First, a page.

FIG. 6d shows that the voltage impressed between the surface layer 48 and backing plate 45 varies at a 150 kc. rate which is only one-half the frequency of oscillation of surface 48. The reason for this is that dielectric attraction between capacitor plates occurs irrespective of the polarity of the applied voltage. From Equation (10) it will be noted that the dielectric pressure is proportional to the square of the voltage.

FIG. 6e shows the dielectric pressure between the capacitor plates occasioned by the application of the voltage of FIG. 6d. The mean variational sound pressure in the Freon at surface 48 is 0.175 p.s.i. The instantaneous dielectric pressure between the plates varies between 0.35 p.s.i. and zero p.s.i. at a 300 kc. rate, producing an average pressure of 0.175 p.s.i. in the Saran layer 47. This average pressure introduces negligible steady state compression of the Saran.

The dielectric constant of Saran is K 5. Substituting the peak pressure of 0.35 p.s.i. into Equation (10), we find E/L l 19 volts per mil. The dielectric strength of Saran is 500 volts per mil even at 1 mc., so that the dielectric stress is well within the limits of this material. Since the thickness of the Saran is 7.8 mils, the required peak voltage from secondary winding 66 is ll9(7.8)= 927 volts.

For a capacitor, it is well known that Differentiating Equation (11) with respect to time, we find dq/dr i= 0 dv/dt v dc/dt (12) The second term of Equation (12) represents the power current flow through a varying capacitance. The first term of Equation 12) represents the reactive current flow. Since the capacitance variation is a small portion of the average capacitance, the reactive current is substantially sinusoidal with only 8% third harmonic.

FIG. 6f shows the power current flow through the varying capacitance between surface 48 and backing plate 45. FIG. 6g shows that the power current waveform of FIG. 6fcontains a fundamental 150 kc. component and a third harmonic component, each having a peak amplitude of 1.59 amperes. As will be seen from FIG. 6f, the peak instantaneous power current is 3.18 amperes. The RMS electrical power at the fundamental frequency of 150 kc. is vi/2 927( l .59)/2 735 watts.

It may be shown that the capacitance between two plates is c 2.24( l0)" KA/L farads (13) Substituting the dielectric constant for Saran K 5, the area of 64 square inches, and the thickness of 0.0078 inch into Equation (13), we find c 9.2(10) farad. The inductance of secondary winding 66 should be such as to resonate with this average capacitance between surface 48 and backing plate 45 at a frequency of kc.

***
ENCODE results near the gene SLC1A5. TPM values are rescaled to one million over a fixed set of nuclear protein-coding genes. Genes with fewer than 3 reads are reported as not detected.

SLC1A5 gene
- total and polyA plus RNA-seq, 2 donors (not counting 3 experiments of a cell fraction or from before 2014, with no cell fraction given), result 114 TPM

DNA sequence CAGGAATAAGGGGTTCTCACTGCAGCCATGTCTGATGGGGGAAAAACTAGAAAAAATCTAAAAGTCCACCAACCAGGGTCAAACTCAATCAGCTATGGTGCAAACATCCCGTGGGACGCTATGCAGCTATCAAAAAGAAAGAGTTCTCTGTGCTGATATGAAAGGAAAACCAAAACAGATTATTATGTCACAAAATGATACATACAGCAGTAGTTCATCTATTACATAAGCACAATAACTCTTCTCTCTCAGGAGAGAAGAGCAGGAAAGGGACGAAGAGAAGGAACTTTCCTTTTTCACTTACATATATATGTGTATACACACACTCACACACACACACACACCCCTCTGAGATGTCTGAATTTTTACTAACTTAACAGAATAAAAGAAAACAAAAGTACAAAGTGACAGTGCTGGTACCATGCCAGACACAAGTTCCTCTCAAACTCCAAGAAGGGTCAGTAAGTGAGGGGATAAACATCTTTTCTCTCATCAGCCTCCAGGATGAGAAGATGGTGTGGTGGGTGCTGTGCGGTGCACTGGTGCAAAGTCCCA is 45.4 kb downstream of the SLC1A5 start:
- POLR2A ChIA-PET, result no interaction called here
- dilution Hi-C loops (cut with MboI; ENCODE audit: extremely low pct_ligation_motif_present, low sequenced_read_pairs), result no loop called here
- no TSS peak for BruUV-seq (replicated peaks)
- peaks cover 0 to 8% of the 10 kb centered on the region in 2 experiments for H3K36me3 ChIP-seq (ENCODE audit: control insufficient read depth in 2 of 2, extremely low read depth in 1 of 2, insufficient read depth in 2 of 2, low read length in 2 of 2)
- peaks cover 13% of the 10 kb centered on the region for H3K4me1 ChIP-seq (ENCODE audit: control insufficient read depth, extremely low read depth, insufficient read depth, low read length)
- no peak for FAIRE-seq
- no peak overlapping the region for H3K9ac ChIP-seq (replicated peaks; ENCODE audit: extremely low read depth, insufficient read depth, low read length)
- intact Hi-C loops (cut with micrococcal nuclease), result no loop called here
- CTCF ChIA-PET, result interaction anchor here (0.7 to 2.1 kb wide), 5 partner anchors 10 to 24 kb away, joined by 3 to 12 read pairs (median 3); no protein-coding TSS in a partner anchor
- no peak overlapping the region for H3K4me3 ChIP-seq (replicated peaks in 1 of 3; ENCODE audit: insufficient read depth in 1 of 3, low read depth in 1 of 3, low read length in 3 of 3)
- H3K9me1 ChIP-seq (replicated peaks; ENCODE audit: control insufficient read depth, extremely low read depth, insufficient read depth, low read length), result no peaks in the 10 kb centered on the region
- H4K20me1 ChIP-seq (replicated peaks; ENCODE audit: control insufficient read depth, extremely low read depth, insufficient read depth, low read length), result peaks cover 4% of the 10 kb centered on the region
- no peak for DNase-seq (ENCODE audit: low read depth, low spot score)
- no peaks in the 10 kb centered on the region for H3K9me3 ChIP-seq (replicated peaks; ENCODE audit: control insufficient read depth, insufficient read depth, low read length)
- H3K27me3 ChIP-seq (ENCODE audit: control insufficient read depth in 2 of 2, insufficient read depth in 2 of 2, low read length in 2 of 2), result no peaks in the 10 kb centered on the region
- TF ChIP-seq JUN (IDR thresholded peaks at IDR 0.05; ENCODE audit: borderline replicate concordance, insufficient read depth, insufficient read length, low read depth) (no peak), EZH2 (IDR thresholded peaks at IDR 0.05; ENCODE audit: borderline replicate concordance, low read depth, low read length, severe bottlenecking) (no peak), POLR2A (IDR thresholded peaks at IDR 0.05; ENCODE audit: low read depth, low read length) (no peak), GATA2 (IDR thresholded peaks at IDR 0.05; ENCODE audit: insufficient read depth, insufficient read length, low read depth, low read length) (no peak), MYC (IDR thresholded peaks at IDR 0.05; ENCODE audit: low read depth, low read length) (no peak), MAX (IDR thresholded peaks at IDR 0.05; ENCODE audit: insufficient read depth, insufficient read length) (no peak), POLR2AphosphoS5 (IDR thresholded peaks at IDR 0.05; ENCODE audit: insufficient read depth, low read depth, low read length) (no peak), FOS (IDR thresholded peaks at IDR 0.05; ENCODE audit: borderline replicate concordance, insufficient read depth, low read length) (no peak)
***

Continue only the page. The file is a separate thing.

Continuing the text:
The excitation current corresponding to the first term of Equation (12) is i= 9.2(l0( 21r(1.5)10 (927) 8.04 amperes peak current. As previously indicated, this reactive cur rent is of substantially sinusoidal waveform. The power factor of Saran is 0.03. Accordingly, the dielectric loss is 0.03(8.04) 927/2 1 12 watts. This means that approximately 735-H I2+= 848 watts must be supplied by oscillator 63 in order to produce 735 watts radiated from surface 48 into the Freon and 163 watts radiated from diaphragm 49 into the duct.

If the fluid is a liquid such as water, then diaphragms 20 through 23 and 49 may be fractional wave length thicknesses of aluminum. However, the density of aluminum is 2.7 times that of water and its velocity of sound is much greater, so that appreciable losses due to reflections will occur even if the aluminum diaphragms are made extremely thin. Furthermore, such thin diaphragms would be subject to damage. Preferably, if the fluid is a liquid such as water, the diaphragms should comprise materials for which the product of bulk modulus and density is substantially the same as that for water. The bulk modulus of water is 3.1(10) p.s.i. Such materials for the diaphragms would comprise cellulose acetate butyrate having a specific gravity of 1.1, ethyl cellulose having a specific gravity of 1.05, polystyrene having a specific gravity of 1.054, and polymide (commonly known as nylon) having a specific gravity of 1.09. Each of these plastics has a bulk modulus of elasticity which may be anywhere in the range of 26(10) p.s.i. and 3.5(10) p.s.i., so that the acoustical impedance may be made equal to that of water. Such plastic diaphragms offer in effect a continuum to the passage of sound waves while providing a mechanical barrier for the particles to be filtered.

However, if the fluid in the duct is a gas such as air, then the only diaphragm" sufficiently thin to prevent severe reflections would be a glycerine or soap bubble film, the strength of which is determined merely by surface tension. Such surface tension films are extremely difficult to maintain over large areas and would be readily punctured or broken by turbulence in the gas flow, if not by impingement of the particles to be filtered. Furthermore, diaphragm 49 must resist a pressure difference of 14.70.6= 14.1 p.s.i.